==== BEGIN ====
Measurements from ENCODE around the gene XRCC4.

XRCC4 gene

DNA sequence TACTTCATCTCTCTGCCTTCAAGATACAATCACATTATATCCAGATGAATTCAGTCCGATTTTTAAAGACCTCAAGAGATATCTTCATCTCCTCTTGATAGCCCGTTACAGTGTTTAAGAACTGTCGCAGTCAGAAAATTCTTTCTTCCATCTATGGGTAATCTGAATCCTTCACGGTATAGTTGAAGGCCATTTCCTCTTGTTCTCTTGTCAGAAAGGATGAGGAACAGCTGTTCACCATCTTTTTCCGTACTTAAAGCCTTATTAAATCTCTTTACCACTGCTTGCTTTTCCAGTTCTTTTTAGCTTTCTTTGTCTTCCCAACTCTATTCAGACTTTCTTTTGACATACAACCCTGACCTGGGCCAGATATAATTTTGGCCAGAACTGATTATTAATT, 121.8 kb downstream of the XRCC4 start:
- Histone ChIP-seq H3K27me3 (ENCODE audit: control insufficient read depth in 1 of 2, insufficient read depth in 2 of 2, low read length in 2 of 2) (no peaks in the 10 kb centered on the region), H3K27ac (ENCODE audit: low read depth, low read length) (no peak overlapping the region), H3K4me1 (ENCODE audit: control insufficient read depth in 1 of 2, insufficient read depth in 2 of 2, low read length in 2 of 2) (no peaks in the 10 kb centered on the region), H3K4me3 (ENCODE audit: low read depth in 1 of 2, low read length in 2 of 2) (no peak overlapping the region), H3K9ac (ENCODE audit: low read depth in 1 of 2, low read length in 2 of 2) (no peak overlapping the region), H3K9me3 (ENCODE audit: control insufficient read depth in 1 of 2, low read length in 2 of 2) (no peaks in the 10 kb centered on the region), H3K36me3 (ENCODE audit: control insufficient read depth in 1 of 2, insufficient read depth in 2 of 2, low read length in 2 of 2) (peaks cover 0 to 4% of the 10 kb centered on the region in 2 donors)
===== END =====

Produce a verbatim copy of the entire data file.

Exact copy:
Measurements from ENCODE around the gene XRCC4.

XRCC4 gene

DNA sequence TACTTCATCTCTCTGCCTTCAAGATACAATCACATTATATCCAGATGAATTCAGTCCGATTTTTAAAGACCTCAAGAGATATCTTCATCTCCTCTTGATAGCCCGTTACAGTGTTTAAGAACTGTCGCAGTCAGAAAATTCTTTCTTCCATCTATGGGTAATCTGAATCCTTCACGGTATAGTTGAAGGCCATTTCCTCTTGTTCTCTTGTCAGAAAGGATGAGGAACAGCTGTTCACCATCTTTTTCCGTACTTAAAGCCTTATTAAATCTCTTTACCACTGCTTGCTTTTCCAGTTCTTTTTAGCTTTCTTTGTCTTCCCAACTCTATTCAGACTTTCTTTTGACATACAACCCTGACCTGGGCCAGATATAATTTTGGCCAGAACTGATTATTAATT, 121.8 kb downstream of the XRCC4 start:
- Histone ChIP-seq H3K27me3 (ENCODE audit: control insufficient read depth in 1 of 2, insufficient read depth in 2 of 2, low read length in 2 of 2) (no peaks in the 10 kb centered on the region), H3K27ac (ENCODE audit: low read depth, low read length) (no peak overlapping the region), H3K4me1 (ENCODE audit: control insufficient read depth in 1 of 2, insufficient read depth in 2 of 2, low read length in 2 of 2) (no peaks in the 10 kb centered on the region), H3K4me3 (ENCODE audit: low read depth in 1 of 2, low read length in 2 of 2) (no peak overlapping the region), H3K9ac (ENCODE audit: low read depth in 1 of 2, low read length in 2 of 2) (no peak overlapping the region), H3K9me3 (ENCODE audit: control insufficient read depth in 1 of 2, low read length in 2 of 2) (no peaks in the 10 kb centered on the region), H3K36me3 (ENCODE audit: control insufficient read depth in 1 of 2, insufficient read depth in 2 of 2, low read length in 2 of 2) (peaks cover 0 to 4% of the 10 kb centered on the region in 2 donors)